from its brother's contagion. They had no objection to its being inoculated, as I thought that method the most secure. It was accordingly inoculated from its brother, and had about twenty pustules, and passed very well through the small-pox; though on the two day preceding the eruption it was considerably disordered, to the no small anxiety both of the parents and myself. If infants have but little of the disease, they go through it well; but if they have much, which no practitioner can assure himself they will not, their powers of life are scarce sufficient to struggle with it, and the conflict dangerous. The assistance of the medical art, in this situation, extends not very far. After three years old, the danger of inoculating is but little. In several parts of London, and in populous manufacturing towns, where several families live in one house, when the contagion is prevalent, there then remains, in my opinion, no doubt of the expediency of inoculating even early; as the incurring some little degree of danger is justifiable, when a much greater is impending.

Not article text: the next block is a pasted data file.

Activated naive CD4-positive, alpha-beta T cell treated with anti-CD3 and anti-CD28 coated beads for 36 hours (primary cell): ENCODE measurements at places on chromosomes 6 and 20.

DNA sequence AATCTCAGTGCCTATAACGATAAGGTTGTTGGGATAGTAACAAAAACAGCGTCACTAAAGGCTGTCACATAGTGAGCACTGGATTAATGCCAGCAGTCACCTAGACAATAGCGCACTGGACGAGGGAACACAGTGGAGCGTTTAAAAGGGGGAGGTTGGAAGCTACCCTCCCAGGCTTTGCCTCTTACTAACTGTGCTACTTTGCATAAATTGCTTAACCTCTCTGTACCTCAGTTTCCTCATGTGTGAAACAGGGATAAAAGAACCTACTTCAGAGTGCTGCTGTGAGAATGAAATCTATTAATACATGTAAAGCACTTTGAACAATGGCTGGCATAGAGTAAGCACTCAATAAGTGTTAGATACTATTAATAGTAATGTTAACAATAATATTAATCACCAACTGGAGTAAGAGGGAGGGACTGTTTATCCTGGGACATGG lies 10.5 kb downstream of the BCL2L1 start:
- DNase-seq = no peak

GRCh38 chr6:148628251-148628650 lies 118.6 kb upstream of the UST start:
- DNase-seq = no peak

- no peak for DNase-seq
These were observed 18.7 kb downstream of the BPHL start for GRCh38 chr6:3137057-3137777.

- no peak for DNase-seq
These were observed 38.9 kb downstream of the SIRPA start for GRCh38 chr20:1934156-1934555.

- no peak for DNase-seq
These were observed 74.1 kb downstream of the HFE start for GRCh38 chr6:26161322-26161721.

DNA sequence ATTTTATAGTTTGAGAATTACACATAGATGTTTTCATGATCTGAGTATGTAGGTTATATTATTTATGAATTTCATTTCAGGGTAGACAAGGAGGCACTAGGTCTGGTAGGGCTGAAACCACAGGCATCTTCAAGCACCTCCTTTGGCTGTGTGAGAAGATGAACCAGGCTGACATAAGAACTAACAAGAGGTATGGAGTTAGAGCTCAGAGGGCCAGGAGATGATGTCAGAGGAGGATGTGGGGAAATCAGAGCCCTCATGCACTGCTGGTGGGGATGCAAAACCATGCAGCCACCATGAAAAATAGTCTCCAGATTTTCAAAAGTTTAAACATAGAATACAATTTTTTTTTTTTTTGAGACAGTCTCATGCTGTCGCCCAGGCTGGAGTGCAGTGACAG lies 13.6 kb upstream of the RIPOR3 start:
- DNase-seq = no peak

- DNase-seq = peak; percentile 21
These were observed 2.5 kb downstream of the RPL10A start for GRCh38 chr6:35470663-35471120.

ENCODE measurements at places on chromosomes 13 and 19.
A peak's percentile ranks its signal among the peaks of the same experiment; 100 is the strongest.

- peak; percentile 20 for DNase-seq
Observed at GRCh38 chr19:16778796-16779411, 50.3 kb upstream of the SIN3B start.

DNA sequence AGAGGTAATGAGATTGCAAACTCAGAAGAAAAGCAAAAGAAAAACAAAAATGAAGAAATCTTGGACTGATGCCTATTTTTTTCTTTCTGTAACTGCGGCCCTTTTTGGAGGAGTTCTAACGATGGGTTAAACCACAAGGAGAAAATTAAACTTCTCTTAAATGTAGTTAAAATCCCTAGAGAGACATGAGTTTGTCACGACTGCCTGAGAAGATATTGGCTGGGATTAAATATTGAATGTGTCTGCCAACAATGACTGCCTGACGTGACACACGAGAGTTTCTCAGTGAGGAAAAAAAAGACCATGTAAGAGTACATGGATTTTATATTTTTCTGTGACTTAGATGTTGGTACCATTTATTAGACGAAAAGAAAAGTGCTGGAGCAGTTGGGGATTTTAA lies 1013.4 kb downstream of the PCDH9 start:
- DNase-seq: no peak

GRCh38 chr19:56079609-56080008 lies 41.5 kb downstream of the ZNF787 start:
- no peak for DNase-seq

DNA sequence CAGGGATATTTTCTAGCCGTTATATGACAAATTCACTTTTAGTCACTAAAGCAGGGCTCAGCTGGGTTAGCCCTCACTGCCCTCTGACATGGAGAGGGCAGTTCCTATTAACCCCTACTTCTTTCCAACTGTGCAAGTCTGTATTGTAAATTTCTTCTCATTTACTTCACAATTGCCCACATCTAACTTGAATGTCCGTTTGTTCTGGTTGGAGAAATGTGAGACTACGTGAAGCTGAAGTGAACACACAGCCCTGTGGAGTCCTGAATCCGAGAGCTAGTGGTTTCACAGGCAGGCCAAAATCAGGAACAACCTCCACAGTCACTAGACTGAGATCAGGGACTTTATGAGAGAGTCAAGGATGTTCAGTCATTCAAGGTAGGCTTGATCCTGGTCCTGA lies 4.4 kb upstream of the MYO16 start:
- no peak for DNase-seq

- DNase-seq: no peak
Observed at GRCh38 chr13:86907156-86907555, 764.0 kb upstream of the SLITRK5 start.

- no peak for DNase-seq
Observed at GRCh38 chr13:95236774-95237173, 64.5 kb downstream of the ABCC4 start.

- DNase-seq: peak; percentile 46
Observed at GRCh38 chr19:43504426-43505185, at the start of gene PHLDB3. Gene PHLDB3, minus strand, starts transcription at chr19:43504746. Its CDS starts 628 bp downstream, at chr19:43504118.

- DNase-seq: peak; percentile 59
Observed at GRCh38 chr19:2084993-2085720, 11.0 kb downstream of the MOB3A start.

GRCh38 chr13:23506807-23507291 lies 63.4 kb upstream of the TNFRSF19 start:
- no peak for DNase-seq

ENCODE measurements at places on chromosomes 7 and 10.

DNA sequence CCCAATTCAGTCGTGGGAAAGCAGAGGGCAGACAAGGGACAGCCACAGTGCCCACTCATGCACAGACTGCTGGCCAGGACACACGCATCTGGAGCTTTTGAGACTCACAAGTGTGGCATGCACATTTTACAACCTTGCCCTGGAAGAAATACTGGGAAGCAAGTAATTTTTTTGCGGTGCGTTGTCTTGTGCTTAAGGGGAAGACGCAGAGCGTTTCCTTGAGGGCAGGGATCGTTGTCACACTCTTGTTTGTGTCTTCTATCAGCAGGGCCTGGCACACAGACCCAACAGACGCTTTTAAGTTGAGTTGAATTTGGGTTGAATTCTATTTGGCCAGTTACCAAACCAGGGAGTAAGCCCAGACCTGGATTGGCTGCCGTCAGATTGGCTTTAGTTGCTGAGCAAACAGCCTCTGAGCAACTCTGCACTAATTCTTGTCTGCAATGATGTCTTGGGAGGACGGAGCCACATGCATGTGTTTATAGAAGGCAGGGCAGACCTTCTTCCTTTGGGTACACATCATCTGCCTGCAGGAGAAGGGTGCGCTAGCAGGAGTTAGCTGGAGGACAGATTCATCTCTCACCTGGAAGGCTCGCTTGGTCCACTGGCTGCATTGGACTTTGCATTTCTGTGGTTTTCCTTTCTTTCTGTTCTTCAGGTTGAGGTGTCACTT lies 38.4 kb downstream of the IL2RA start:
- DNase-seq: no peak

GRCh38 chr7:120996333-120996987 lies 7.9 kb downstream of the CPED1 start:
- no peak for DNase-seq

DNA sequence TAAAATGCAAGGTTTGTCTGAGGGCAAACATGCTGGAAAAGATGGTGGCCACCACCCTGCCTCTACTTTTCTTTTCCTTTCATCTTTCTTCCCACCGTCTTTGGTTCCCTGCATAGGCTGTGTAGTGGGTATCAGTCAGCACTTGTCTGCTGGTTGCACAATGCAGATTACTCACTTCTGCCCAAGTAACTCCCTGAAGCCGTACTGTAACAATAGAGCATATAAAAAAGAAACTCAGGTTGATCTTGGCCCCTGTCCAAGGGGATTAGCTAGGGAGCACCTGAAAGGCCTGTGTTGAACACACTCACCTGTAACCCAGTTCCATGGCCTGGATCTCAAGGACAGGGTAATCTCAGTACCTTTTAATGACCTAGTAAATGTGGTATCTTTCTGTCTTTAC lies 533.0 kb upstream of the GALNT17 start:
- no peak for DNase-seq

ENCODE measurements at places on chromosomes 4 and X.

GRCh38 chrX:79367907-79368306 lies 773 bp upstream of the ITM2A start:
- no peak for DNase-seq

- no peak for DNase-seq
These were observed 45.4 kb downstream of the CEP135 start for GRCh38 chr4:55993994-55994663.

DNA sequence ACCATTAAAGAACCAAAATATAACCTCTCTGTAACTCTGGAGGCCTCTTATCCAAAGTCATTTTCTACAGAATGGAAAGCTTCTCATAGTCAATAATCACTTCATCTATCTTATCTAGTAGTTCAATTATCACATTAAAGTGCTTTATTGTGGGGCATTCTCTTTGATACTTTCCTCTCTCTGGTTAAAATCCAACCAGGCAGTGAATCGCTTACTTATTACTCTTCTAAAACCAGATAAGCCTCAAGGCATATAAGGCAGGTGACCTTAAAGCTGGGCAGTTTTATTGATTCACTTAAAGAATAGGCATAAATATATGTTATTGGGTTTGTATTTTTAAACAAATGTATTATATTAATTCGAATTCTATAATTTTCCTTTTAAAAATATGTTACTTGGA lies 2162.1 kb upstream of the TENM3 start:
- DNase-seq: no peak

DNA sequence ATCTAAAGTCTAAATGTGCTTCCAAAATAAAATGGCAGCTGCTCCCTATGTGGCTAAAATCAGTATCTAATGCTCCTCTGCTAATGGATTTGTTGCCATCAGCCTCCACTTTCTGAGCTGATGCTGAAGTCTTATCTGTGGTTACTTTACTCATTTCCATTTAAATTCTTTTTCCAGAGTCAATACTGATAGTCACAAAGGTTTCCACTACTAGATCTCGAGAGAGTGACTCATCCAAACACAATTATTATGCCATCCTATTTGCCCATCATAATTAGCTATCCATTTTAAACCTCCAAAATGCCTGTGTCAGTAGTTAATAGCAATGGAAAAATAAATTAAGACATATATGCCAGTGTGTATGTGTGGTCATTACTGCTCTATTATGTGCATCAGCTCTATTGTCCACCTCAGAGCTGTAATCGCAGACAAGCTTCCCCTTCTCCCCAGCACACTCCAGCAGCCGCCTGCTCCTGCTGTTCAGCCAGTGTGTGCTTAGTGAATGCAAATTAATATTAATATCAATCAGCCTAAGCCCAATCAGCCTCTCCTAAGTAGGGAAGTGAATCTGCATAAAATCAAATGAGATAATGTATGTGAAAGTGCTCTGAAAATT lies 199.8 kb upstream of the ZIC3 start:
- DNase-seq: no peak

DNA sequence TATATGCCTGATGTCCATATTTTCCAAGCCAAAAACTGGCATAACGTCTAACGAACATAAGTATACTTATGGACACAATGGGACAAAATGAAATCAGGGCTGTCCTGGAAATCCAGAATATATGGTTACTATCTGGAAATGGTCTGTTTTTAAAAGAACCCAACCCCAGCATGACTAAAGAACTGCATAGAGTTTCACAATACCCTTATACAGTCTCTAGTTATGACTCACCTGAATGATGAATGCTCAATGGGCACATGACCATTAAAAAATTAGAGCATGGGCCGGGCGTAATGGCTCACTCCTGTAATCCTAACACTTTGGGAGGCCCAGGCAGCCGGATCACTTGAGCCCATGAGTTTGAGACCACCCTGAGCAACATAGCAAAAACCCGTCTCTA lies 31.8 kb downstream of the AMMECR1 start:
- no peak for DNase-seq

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SERIES of EXPERIMENTS.